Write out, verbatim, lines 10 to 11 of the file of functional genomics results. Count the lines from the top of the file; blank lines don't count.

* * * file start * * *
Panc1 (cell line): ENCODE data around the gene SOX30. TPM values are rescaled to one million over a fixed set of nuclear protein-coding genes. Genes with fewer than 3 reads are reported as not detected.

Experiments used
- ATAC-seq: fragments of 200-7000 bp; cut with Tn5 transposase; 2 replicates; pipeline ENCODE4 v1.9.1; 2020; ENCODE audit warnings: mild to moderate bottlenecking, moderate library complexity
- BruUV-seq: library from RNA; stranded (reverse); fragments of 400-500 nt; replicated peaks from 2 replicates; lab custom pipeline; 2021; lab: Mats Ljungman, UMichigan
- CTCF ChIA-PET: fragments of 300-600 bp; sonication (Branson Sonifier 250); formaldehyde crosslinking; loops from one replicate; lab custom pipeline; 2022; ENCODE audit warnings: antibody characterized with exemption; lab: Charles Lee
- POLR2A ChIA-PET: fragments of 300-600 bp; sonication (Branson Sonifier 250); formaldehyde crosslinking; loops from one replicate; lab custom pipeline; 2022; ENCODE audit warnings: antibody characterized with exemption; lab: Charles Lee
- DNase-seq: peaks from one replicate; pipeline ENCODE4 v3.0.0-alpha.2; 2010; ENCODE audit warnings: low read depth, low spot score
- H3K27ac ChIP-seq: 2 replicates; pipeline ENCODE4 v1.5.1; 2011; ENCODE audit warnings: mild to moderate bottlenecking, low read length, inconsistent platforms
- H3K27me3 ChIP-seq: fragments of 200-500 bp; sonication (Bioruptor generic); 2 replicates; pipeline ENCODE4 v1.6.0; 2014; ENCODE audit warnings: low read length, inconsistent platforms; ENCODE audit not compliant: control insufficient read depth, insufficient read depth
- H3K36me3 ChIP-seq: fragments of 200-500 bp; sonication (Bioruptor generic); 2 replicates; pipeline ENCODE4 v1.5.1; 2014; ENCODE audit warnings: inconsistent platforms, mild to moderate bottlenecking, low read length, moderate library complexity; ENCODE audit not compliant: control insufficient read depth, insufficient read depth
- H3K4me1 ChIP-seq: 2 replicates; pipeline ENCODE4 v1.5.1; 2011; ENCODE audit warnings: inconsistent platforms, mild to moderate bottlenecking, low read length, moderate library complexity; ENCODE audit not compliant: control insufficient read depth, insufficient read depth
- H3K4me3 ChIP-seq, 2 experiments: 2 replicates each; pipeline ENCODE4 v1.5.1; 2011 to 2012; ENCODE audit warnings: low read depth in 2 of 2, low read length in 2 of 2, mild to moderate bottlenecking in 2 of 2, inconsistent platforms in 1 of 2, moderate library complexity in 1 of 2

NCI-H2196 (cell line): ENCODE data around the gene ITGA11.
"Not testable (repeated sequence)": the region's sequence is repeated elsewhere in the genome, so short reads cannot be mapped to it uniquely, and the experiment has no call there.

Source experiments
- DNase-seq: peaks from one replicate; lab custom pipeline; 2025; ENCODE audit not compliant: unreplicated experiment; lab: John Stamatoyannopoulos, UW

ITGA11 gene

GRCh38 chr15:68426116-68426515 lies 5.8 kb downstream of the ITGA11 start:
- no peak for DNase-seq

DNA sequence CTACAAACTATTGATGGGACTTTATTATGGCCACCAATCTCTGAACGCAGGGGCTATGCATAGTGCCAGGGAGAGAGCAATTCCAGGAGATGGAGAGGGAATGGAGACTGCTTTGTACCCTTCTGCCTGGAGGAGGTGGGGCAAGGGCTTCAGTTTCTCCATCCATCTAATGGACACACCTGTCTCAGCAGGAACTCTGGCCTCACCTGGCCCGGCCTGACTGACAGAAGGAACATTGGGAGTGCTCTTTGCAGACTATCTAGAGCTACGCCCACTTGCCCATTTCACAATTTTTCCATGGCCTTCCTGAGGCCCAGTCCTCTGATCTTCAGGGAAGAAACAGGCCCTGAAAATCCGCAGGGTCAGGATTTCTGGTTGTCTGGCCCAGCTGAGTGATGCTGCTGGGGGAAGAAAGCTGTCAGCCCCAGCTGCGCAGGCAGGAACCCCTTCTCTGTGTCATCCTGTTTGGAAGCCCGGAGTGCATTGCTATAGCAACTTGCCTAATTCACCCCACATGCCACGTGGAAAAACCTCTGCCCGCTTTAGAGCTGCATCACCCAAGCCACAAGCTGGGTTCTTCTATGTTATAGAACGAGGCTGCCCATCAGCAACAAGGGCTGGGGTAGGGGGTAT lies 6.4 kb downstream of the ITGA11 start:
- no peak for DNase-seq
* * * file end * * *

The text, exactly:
- H3K36me3 ChIP-seq: fragments of 200-500 bp; sonication (Bioruptor generic); 2 replicates; pipeline ENCODE4 v1.5.1; 2014; ENCODE audit warnings: inconsistent platforms, mild to moderate bottlenecking, low read length, moderate library complexity; ENCODE audit not compliant: control insufficient read depth, insufficient read depth
- H3K4me1 ChIP-seq: 2 replicates; pipeline ENCODE4 v1.5.1; 2011; ENCODE audit warnings: inconsistent platforms, mild to moderate bottlenecking, low read length, moderate library complexity; ENCODE audit not compliant: control insufficient read depth, insufficient read depth